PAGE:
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Published: Sat, March 10, 2018
Economy | By Melissa Porter

Saudi crown prince moves closer to United Kingdom fighter jet deal

Saudi crown prince moves closer to United Kingdom fighter jet deal

His Royal Highness Prince Mohammed bin Salman bin Abdulaziz, Crown Prince, Vice President of the Council of Ministers and Minister of Defense met here today with British Secretary of State for Defence Gavin Williamson.

BAE Chief Executive Charles Woodburn said it was a positive step toward agreeing a contract with a valued partner.

Downing Street said trade deals worth £65 billion had been agreed during the visit, which were "important both for our economy and the economy of Saudi Arabia".

A Saudi-led coalition has been battling Iran-allied rebels in Yemen since 2015 in a war that has killed more than 10,000 people and driven the Arab world's poorest country to the brink of starvation. It pits Saudi Arabia's Sunni Muslim monarchy against Yemen's Houthi rebel movement, which is backed by Shiite Muslim power Iran.

Prince Mohammed and the British Minister of Defense signed two memorandums and coordinated arrangements to strengthen defense capabilities and deepen cooperation and partnership through the transfer of technology, industrial partnership, training, research and development and technical consultation in accordance with Vision 2030.

Andrew Smith of Campaign Against Arms Trade said the United Kingdom had already licensed £4.6bn of arms for Saudi Arabia since the Yemen conflict began in 2015.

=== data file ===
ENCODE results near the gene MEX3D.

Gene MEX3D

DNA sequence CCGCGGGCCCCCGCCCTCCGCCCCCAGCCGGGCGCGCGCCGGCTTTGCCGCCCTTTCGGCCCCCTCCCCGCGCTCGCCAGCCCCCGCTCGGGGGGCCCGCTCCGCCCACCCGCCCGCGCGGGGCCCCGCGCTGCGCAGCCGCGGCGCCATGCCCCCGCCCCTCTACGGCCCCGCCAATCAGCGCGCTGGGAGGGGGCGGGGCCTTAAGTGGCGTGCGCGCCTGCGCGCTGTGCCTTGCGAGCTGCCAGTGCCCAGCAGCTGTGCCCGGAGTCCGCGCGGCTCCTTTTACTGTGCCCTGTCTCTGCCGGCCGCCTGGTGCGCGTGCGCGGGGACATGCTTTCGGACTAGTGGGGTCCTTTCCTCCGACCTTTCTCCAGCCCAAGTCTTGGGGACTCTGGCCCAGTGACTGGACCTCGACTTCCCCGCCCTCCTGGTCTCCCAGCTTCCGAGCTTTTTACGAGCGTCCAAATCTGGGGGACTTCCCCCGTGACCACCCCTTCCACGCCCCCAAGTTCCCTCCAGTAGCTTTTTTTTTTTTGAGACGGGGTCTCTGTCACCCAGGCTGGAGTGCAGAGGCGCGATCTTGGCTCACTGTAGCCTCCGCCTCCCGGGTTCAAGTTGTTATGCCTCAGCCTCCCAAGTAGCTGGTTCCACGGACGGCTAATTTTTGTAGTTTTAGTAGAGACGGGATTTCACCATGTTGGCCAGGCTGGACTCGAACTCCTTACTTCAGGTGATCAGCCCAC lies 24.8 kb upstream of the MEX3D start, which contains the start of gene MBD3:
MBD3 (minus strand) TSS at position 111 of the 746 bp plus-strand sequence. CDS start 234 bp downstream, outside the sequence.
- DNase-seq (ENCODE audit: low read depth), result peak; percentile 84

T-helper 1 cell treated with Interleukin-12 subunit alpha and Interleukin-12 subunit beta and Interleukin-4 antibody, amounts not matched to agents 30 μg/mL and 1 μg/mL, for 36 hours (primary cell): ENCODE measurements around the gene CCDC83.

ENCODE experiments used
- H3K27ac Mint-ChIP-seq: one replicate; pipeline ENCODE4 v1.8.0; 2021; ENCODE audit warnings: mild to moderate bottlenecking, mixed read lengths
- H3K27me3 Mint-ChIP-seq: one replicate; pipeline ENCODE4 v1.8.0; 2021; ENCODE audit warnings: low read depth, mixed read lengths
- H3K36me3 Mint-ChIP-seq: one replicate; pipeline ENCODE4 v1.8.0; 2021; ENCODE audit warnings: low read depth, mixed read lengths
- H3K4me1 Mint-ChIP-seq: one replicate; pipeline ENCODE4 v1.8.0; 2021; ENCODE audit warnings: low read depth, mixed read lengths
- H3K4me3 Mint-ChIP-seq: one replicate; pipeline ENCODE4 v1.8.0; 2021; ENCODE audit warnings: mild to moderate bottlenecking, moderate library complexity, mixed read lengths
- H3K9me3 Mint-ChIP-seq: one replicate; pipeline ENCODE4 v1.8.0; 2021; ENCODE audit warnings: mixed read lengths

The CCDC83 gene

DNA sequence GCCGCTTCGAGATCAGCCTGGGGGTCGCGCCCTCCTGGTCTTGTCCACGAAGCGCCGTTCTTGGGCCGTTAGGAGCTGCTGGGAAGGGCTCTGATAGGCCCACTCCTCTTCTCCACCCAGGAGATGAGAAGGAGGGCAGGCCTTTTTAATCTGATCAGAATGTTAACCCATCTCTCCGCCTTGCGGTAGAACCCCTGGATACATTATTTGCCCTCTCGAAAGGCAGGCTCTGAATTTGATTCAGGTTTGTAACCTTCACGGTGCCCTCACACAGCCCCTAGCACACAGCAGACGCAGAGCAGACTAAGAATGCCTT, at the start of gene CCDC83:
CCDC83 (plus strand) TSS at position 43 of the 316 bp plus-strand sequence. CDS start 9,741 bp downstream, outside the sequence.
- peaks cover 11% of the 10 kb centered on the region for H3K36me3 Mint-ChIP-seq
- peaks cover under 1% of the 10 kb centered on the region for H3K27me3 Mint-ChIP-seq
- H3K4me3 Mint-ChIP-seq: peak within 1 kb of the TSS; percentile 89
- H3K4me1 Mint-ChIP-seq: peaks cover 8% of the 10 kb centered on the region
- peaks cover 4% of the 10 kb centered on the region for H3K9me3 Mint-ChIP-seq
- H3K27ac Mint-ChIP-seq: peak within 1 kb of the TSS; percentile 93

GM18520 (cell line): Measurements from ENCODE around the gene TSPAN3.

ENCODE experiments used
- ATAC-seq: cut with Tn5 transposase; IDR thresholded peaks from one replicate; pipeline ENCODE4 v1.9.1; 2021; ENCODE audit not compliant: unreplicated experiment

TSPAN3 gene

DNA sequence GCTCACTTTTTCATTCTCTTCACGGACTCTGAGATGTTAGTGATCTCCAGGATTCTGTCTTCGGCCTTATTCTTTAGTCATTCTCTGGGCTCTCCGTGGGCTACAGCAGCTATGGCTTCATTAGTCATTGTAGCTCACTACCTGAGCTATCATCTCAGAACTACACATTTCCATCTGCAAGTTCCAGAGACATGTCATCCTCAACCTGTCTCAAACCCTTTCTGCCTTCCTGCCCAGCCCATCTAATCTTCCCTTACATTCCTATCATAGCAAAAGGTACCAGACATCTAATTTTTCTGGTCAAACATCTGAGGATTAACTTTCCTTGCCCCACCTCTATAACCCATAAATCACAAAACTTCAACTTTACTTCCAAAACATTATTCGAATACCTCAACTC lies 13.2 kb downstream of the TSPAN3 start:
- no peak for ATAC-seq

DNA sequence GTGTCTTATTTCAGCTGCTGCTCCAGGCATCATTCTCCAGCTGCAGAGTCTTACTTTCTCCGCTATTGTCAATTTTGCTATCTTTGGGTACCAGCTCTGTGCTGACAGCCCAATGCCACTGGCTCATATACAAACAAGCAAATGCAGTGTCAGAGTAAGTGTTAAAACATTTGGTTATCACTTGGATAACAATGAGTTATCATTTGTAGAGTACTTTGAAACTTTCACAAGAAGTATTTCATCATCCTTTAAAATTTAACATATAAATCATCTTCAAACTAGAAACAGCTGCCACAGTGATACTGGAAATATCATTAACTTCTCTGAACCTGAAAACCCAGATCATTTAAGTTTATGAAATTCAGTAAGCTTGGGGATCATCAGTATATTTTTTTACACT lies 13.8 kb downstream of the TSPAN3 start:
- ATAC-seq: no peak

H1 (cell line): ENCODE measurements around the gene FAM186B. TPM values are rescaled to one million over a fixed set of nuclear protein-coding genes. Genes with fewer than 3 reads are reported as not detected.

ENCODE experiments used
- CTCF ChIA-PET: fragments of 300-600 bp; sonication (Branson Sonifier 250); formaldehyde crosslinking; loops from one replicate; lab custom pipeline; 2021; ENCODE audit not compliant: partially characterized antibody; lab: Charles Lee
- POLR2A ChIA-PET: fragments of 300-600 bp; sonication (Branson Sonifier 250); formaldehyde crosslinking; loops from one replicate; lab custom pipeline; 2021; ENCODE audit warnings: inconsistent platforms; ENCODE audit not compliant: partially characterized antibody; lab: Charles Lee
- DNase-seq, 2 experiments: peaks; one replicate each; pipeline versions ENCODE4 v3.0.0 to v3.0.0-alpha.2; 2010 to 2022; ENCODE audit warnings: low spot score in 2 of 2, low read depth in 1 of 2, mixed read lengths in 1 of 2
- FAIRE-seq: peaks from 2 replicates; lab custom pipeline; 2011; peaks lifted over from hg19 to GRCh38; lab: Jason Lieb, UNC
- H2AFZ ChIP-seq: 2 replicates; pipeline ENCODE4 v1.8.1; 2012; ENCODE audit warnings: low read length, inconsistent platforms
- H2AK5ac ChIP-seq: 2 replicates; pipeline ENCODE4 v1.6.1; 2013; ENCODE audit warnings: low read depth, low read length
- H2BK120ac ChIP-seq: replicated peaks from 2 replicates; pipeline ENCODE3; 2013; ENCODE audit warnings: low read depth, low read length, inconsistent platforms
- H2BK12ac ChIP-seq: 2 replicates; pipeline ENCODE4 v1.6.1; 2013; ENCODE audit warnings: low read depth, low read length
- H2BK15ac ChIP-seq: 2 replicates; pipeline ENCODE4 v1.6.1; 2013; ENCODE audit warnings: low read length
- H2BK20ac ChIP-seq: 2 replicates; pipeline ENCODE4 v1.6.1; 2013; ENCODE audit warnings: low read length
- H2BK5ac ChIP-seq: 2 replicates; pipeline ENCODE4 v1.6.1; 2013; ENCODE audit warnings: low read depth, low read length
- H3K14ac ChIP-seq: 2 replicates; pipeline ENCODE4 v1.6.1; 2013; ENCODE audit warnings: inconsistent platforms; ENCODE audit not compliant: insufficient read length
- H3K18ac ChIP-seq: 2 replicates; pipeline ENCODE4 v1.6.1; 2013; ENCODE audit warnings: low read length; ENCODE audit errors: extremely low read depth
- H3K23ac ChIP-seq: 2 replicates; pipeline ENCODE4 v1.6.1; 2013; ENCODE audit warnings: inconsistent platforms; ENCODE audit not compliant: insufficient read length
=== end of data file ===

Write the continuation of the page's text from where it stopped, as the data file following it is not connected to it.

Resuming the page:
Speaking in London at the launch of The War On Children, a report into crimes against children in warzones, Mr Watkins said: "It has become acceptable to operate humanitarian blockades which, if not explicitly created to starve children and harm children, will have that inevitable effect".

Crown Prince of Saudi Arabia Mohammed bin Salman leaves 10 Downing Street in London, March 7, 2018.

"The fact that you can rape, murder, kidnap, bomb schools, bomb clinics with no effect, speaks I think to the heart of the deeper challenge that we are addressing today".

Human rights and arms control groups have mounted a publicity campaign and protests to stop the sale of British arms to Saudi Arabia, alleging that they are used in Yemen to kill innocent civilians.

Saudi Arabia is the main player in a coalition supporting the Yemeni government against the Houthis in a war which has caused a humanitarian catastrophe.

"We're all concerned about the appalling humanitarian situation in Yemen", May said, adding she meant to raise "concerns about human rights when I meet him".

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